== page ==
Granny interrupted here,” Aye, and about the same time in England my Mammy got killed in the Linen Mill in Huddersfield so me and my two sisters were split up into orphanages. I already had bad eyesight and my glasses were really thick even then. I was told I hadn’t the looks to get a husband so they educated me to become a teacher. Well, we had visitors regularly who would come and adopt children. I kind of gave up being chosen as people wanted babies and small girls. I decided at eighteen that I would stay on at the orphanage and teach after all. One day an old lady walked into my classroom with one of those pince nez things in her hand and looked down her nose at me. Later I was told that she was looking for a companion to travel to India with and she wanted me and that’s how I got to go.”

 “Aye,” Grandad picked up the story. “I lied about my age to get into the army and I was sent to India early on. I wasn’t as clever as your Granny,” he inclined his head towards her. “But I was real good with a gun. Part of my job there was animal control. I had to shoot mainly rabid monkeys.” He always rubbed his head at this point in anguish.

“Well, my Mrs. Cunningham was a holy terror, get this fetch that, find this, read to me.” Granny continued. “But God bless her she had to have a nap during the day and these naps took at least two hours. Lord, I loved that time. I ran down to the market and looked at the silk saris and smelled the spices. I had mint tea in the courtyard and read my books. But my most favorite thing was to sit on the hill overlooking Delhi and watch the colors, the people and the elephants.”

 Grandad normally stepped back in here. “I had to keep detached from my work, but dammit, one little monkey just wouldn’t leave me alone. I would be eating a mango and throw away the peel away and it would pick it up and suck the juicy fruit off it. After a while it followed me. I woke up with it sleeping on my boots and soon it was on my shoulders as I got through my day working on the trucks and having tea with the locals. Some afternoons we would sit on top of that hill facing Delhi. I rolled my cigarettes and that monkey sat at my feet picking at fleas or whatever they pick at. He sighed, Lord I can still see it now…” his voice would break here.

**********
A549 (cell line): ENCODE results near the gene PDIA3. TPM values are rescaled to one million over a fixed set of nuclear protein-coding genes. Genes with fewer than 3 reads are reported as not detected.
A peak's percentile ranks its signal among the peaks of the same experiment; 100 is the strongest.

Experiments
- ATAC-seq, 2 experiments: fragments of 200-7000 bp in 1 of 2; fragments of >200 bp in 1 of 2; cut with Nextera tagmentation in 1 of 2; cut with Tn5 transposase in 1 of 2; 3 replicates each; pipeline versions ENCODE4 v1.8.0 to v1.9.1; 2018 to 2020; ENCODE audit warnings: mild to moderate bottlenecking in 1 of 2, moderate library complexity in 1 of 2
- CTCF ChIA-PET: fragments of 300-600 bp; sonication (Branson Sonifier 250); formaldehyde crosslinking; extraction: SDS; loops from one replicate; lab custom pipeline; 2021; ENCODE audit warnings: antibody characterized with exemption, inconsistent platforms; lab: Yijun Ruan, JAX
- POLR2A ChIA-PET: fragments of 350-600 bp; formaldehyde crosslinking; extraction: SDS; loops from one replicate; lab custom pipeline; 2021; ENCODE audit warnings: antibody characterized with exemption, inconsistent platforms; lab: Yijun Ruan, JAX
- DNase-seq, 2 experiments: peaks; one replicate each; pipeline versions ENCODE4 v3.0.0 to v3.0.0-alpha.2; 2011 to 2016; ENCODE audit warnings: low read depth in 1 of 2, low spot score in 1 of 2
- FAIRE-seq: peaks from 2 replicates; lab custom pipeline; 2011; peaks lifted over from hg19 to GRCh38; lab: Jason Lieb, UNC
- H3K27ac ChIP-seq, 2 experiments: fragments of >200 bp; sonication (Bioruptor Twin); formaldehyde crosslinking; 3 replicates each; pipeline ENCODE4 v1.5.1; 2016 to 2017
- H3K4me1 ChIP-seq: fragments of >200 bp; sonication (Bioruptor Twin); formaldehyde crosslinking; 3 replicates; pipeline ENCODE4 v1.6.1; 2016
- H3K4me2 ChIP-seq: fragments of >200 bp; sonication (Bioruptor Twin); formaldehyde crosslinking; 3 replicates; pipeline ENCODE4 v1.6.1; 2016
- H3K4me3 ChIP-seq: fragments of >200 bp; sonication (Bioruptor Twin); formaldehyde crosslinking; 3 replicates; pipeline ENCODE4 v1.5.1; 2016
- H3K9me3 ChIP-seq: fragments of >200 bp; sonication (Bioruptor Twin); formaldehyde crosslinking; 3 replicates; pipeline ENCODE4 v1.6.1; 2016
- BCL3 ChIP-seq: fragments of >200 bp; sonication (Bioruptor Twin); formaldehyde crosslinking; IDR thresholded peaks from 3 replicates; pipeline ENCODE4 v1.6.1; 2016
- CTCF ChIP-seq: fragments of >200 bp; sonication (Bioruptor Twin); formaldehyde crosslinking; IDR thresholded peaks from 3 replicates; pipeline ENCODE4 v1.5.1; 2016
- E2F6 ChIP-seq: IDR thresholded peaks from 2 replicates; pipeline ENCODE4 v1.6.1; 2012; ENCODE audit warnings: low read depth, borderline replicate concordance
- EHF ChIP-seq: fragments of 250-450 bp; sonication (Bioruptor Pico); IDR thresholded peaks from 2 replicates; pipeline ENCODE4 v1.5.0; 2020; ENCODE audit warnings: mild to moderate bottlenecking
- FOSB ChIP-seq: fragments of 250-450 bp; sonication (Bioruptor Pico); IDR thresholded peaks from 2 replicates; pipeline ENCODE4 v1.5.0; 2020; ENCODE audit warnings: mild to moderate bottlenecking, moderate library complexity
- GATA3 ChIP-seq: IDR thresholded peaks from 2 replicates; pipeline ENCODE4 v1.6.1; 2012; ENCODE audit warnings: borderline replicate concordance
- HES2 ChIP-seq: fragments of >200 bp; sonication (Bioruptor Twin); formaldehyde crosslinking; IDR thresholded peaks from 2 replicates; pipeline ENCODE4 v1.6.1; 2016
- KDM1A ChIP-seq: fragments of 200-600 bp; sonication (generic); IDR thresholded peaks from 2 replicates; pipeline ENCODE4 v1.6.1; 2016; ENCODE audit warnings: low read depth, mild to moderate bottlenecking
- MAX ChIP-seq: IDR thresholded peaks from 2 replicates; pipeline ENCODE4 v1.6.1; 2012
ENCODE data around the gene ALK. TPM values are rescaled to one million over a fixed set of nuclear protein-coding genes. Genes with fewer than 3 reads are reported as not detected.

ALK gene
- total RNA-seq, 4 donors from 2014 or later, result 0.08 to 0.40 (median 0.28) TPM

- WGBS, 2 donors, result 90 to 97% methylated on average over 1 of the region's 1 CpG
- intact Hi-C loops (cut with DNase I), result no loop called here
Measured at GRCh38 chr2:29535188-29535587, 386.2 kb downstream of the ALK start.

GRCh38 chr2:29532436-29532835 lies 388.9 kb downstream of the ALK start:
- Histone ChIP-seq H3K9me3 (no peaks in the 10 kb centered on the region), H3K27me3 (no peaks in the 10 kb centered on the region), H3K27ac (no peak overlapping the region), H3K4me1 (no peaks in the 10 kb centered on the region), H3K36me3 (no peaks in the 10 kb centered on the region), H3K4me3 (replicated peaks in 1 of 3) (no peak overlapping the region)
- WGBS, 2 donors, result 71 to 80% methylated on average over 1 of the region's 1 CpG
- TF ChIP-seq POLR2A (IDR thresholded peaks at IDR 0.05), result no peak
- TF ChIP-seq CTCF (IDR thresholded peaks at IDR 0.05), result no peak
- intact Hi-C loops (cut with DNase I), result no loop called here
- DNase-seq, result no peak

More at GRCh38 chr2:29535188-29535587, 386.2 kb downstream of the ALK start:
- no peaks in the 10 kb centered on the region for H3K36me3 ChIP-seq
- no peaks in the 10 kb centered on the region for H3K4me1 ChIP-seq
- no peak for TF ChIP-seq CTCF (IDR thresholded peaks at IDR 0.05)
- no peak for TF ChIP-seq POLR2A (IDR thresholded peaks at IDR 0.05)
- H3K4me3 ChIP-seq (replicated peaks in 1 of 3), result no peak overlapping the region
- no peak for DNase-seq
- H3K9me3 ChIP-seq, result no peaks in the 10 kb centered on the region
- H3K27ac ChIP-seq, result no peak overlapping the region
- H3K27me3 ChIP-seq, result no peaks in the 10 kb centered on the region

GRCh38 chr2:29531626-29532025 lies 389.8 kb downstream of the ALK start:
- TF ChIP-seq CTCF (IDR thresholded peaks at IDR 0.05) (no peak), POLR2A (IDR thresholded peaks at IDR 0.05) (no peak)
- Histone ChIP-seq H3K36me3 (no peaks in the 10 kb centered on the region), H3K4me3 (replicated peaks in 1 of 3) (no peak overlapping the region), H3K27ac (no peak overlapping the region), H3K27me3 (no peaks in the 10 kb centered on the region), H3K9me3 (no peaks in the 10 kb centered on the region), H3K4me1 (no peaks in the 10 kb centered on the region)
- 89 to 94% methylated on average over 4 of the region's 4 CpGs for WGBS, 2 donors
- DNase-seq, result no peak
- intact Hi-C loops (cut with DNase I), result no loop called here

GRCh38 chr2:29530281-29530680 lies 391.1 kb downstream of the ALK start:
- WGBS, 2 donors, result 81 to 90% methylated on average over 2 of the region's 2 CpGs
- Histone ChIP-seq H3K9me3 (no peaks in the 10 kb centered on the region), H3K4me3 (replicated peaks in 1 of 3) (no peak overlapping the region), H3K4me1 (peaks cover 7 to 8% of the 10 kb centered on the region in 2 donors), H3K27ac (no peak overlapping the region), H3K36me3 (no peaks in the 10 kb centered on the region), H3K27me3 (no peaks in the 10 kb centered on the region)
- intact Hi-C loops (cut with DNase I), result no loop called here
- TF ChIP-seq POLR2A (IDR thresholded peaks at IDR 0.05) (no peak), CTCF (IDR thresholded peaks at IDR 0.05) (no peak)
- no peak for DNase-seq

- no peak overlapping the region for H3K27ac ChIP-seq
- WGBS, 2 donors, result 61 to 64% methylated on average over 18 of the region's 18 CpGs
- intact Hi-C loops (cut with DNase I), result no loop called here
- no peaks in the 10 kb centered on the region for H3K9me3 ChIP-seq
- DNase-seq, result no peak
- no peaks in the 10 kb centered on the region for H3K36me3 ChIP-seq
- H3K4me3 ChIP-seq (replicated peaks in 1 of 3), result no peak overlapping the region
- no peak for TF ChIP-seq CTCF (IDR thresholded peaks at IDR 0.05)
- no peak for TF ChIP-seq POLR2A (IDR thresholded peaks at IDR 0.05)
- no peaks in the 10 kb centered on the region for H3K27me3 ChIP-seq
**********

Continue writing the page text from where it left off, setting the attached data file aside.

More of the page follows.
“It got rabies, you know and it sat there with its little paws over its eyes when I lifted the gun to shoot it.” The silence crept in at this point of the story. Granny patted his hand and until he was ready to start back up again.

 “It was that same afternoon that I went up to sit on the hill. I heard a man crying and there he was, your Grandad sitting on my hill with his head in his hands.”

“Aye,” he said softly.” I was so ashamed to be caught crying, but your Granny; she sat down, listened to my story and started crying herself. Well I couldn’t bear to see tears in her eyes, periwinkle blue they were. Before I knew it she was in my arms and we were hugging each other.”

“You know we met every day after that,” Granny said. “We even sneaked out at night and met up. You Grandad knew the best local places to eat. Oh, it was about one month later and we were on our hill looking at the moon….” They would look at each other here.

 “Aye, that was the night I gave her this.” His knobby fingers reached out to touch her wrinkled left hand.

 “I got it specially made for her out of a gold Rupee. There’s not another one like it in the world.” They both looked at her rose gold wedding ring.

 “Mrs. Cunningham was not happy,” Granny continued. “She had chosen me because I was plain and took me to a foreign country where she thought she could control me and look, I fell in love with this big galoot.”

 “Aye, and we came to Ireland and I filled your hands with jewels and riches beyond measure.”

Granny chuckled then and cupped his cheek. George Marsh, I wouldn’t have changed a thing.”

 We squirmed at all this mushy stuff and Grandad took the hint and would get up and made a pot of tea. Soon he was snoring in his own chair by the window with the after effects of the Guinness. Granny sitting at the edge of the sofa lit up a cigarette and closed her hazy eyes against the smoke.

 I can still see them like that, me Granny and Grandad. It was hard to imagine them as the people in the photo on top of the fireplace. Grandad stood smartly in his uniform with his pith helmet tucked under his arm. His moustache was waxed and upturned on his smiling face. Granny was beside him, a gloved hand on his arm. Slim in a dropped waist dress with long pearls, her wiry glasses atop a pert nose.

 I looked at them as I saw how they were in our lives. Grandad’s teeth had slid to one side as he slept through his memories. Granny’s milky eyes replayed hers. Her puffy feet stretched out towards the heat of the fire and the splashes of dirt on her sweater that she couldn’t see were there.  I’m so glad I listened, as I hope someone listens when it’s my turn.